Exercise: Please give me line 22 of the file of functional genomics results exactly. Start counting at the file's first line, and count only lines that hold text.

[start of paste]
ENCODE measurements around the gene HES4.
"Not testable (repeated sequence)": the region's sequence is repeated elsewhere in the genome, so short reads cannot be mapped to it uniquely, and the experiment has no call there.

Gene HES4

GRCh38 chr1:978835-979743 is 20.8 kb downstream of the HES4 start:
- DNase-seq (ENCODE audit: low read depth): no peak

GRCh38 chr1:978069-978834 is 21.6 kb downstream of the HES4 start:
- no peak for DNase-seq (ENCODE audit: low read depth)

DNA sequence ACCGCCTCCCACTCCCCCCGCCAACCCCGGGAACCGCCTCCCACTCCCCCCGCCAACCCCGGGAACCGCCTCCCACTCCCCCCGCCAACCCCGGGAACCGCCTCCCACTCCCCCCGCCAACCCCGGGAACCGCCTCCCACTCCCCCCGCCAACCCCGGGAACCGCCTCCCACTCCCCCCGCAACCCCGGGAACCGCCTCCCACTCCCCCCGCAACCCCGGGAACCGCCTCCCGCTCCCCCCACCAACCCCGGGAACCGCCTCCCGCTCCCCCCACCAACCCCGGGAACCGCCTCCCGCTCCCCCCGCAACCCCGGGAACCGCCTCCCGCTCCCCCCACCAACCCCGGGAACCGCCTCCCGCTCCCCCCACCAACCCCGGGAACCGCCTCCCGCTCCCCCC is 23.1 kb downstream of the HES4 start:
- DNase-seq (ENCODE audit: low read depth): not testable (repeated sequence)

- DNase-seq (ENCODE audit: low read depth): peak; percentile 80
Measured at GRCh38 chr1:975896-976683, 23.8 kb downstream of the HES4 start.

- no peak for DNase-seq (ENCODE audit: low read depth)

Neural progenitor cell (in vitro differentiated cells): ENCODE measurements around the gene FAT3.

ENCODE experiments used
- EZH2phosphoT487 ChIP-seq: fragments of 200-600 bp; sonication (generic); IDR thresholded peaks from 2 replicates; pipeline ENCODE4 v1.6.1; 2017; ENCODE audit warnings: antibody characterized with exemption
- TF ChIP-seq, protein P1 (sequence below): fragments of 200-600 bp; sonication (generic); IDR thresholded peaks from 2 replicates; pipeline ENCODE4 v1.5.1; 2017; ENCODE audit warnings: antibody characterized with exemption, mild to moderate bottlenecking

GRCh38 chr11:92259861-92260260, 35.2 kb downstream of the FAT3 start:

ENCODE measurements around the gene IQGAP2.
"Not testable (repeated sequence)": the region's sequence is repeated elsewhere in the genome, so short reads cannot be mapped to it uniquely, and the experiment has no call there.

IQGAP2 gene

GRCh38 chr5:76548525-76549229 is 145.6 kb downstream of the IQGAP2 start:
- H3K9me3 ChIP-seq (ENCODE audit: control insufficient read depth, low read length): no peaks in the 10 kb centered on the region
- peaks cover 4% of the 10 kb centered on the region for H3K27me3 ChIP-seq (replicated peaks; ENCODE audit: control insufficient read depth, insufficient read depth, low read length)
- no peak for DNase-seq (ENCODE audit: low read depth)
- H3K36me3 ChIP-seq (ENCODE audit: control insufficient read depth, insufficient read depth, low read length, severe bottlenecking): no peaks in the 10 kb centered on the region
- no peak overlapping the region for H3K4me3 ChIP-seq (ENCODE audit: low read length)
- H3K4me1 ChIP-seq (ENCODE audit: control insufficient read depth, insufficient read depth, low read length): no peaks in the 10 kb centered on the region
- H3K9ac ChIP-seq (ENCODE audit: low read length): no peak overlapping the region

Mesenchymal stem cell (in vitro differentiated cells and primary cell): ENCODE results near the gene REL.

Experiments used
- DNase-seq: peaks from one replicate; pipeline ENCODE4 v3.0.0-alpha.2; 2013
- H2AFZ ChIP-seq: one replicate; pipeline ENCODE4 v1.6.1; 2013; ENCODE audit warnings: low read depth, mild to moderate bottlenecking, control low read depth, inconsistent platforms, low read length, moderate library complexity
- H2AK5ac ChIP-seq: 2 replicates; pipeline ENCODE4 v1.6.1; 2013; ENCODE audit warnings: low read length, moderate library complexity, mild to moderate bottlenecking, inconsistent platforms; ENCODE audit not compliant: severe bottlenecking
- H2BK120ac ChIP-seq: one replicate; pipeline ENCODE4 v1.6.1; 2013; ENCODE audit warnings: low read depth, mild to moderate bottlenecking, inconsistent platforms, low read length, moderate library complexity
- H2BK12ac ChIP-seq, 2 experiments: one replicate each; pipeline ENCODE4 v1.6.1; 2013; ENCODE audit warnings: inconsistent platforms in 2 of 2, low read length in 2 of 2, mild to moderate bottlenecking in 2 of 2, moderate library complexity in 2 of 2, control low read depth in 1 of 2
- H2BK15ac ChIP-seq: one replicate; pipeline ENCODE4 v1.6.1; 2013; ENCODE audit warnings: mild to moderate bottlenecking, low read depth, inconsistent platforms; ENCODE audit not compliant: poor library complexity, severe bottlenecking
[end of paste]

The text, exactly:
- H3K9me3 ChIP-seq (ENCODE audit: control insufficient read depth, low read length): no peaks in the 10 kb centered on the region